Richie Havens – Connections (1980)
It’s been a while since I posted anything by Richie Havens, so I thought I’d dig into the library and see what was there.

I found a rip of Connections, a 1980 album that was Haven’s first release on Elektra/Asylum after a couple of mid-Seventies releases on A&M. Like most singer/songwriters who came to prominence in the late 1960s and early 1970s, Havens’ audience diminished, as listeners followed other trends. That, and other changes, made for tough times, Havens writes in his biography, They Can’t Hide Us Anymore:

“Through most of the 1980s into the mid-1990s, I recorded several albums for a handful of companies and repeatedly found myself up against changes in management, weak distribution, and other problems of the business.

Connections was to be the first of a two-album deal with Elektra-Asylum. But as Yogi Berra is famous for saying, it was ‘déjà vu all over again.’ Just as MGM had done [earlier], Elektra fired most of its employees when the first record was due to come out, including the president. The new people distributed a few token copies to a handful of cities and buried it on the shelf. They didn’t care what was on the record. They didn’t want anything developed by the people they had replaced to do well.

“When something like that happens, there is no recourse—unless you own the label or the masters, which I no longer did. I owned the publishing rights to the songs I wrote, but not the recordings that lay on those shelves, gathering dust.”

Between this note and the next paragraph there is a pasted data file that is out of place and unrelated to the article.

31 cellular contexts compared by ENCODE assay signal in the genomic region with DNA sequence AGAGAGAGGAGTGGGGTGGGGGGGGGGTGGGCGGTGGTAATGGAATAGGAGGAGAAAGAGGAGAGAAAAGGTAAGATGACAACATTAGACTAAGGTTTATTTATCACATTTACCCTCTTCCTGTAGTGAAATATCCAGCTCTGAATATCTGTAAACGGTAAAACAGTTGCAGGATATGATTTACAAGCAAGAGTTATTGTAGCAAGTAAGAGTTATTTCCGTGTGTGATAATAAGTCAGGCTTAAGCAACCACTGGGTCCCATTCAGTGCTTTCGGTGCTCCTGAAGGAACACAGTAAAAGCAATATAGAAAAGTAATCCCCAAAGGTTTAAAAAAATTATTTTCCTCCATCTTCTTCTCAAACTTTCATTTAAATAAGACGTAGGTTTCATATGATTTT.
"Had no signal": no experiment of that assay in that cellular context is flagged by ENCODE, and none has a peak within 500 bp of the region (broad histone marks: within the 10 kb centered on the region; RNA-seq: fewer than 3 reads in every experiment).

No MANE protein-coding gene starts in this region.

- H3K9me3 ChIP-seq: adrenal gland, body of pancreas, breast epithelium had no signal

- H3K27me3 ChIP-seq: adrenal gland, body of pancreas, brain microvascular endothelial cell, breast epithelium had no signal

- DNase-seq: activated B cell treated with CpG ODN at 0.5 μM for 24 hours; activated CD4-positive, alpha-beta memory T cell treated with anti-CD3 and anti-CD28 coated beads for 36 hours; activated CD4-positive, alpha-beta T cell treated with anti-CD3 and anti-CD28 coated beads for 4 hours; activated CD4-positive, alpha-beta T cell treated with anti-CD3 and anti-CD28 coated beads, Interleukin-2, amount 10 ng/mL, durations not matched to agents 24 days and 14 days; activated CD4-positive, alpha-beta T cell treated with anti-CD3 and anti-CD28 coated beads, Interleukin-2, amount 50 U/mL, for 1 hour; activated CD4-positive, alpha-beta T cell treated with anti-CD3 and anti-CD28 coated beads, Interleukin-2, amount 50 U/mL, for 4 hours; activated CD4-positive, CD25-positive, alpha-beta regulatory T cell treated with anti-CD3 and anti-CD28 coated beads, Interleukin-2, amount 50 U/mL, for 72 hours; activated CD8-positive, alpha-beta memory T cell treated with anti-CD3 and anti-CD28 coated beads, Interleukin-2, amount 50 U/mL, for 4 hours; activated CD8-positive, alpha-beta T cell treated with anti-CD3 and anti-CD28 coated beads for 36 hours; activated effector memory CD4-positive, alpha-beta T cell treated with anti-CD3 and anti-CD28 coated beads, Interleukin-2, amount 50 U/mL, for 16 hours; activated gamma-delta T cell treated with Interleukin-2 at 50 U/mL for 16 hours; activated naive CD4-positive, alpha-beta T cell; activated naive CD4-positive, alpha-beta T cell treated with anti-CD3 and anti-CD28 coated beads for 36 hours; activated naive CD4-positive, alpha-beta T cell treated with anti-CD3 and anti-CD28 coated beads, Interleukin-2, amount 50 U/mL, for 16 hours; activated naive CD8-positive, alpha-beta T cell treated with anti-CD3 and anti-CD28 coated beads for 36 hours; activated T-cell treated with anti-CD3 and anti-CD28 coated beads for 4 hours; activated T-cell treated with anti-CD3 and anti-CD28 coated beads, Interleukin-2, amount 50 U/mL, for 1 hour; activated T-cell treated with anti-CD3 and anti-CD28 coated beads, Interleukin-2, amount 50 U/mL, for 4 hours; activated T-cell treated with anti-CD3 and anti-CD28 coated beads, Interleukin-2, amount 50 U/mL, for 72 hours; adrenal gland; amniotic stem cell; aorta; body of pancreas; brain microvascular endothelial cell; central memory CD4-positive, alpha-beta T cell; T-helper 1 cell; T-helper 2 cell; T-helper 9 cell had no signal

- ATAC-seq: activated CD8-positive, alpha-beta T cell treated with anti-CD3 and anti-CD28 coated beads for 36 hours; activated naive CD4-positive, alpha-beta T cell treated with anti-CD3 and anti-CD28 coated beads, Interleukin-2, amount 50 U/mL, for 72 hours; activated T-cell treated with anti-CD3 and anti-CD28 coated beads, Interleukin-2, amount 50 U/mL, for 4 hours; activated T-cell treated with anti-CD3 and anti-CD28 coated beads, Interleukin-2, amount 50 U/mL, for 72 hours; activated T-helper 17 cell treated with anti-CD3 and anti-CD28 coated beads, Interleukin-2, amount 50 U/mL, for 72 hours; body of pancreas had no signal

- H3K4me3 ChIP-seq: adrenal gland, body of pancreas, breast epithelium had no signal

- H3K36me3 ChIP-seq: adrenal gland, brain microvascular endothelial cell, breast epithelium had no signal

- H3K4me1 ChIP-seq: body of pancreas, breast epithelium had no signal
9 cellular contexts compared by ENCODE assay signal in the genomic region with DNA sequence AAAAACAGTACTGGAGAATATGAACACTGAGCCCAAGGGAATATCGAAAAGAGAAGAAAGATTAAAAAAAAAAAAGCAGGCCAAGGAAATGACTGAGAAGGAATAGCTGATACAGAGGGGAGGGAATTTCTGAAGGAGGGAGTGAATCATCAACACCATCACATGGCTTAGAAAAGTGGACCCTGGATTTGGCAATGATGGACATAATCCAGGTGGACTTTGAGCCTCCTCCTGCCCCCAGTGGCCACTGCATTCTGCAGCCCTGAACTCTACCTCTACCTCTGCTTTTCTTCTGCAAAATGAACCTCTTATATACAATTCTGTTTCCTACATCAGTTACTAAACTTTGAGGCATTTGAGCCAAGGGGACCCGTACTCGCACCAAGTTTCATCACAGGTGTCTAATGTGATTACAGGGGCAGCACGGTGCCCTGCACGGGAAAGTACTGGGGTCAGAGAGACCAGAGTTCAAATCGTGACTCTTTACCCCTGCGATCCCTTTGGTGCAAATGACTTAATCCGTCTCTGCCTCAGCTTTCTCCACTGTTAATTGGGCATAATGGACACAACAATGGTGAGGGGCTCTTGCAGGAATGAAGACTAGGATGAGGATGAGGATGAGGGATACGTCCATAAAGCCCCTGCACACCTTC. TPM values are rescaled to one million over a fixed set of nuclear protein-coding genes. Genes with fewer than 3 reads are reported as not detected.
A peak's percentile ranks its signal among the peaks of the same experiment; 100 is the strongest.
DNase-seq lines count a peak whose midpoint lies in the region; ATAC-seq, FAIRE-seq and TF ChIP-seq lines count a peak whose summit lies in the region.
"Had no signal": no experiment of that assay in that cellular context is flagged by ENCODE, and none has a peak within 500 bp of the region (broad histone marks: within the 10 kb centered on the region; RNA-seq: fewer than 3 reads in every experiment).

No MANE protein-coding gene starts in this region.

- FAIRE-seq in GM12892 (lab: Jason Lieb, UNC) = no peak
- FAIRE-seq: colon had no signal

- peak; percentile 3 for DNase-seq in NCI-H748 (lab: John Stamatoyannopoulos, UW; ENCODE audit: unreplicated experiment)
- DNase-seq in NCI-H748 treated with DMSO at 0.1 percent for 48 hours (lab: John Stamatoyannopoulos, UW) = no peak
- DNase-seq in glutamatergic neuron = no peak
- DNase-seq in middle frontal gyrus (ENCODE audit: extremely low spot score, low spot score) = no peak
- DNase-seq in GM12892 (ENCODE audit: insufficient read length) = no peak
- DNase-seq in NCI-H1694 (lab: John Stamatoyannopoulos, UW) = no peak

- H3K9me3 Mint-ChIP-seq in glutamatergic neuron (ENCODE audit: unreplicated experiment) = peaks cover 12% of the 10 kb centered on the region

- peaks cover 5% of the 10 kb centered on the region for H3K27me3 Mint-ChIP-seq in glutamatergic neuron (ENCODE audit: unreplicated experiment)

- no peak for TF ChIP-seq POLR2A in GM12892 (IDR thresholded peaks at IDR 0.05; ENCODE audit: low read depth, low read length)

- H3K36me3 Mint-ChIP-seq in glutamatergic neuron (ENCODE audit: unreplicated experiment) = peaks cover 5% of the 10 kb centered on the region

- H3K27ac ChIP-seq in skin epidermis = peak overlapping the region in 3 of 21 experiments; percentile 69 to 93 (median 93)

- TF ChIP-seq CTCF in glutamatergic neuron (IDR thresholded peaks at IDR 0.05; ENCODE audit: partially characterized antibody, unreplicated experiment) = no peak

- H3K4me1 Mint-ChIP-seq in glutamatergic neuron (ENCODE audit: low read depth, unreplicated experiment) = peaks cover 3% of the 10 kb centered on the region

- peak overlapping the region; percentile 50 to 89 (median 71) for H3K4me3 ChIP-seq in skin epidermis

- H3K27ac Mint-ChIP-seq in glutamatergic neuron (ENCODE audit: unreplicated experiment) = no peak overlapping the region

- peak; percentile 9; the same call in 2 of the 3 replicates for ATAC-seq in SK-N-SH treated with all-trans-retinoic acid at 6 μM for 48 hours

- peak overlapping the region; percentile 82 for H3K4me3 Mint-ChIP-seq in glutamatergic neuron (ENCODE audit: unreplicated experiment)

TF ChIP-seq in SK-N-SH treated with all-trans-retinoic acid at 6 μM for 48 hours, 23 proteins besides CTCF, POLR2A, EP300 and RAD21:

I came across Haven’s Connections during my late 1990s explorations into vinyl, buying the first copy I saw of it in February 1999 and liking it so much that I dug around for a second copy, one in better shape, the next month.

Highlights? I love Havens’ version of “Every Night,” the Paul McCartney song that showed up on McCartney in 1970, and his take on Tom Waits’ “Ol’ 55” is good, too. More surprising are three other covers: Sam Cooke’s “You Send Me” seems as if it would be over-familiar, but Havens brings a subtlety to it that makes one hear it with new ears, as it were. The same is true of his take on Bob Seger’s “We’ve Got Tonight,” which Havens recorded three years before Kenny Rogers and Sheena Easton turned it into a sedative that went to No. 6.

The most eye-opening track on Connections, though, might be Havens’ excursion into Stevie Nicks’ territory, covering her “Dreams” (from Fleetwood Mac’s Rumours) and making it his own. That shouldn’t be surprising, of course, as he’s done the same thing over and over throughout his career.

Musicians on Connections were:

Jeffrey Baxter, Rick Derringer, Elliot Randell and David Spinoza on guitars; David LeBolt, Richard Tee and Jack Waldman on keyboards; Doug Katsaris on synthesizer; David Woodford on tenor sax; Gloria Agostini on harp; Bob Babbitt and Chuck Rainey on bass; Steve Gadd, Andy Newmark and Allan Schwartzberg on drums; Montego Joe on congas; Michael Olatunji & Co. on percussion; and Lou Christie, Clydie King, Ann Lang, Linda November and Gail Wynters on background vocals.

Mama We’re Gonna Dance
Every Night
You Send Me
We’ve Got Tonight
Ol’ 55
Going Back To My Roots
She Touched My Heart
Fire Down Below
Here’s A Song

This rip is one that I found early during my blog explorations, so I don’t know whom to thank.

Richie Havens – Connections [1980]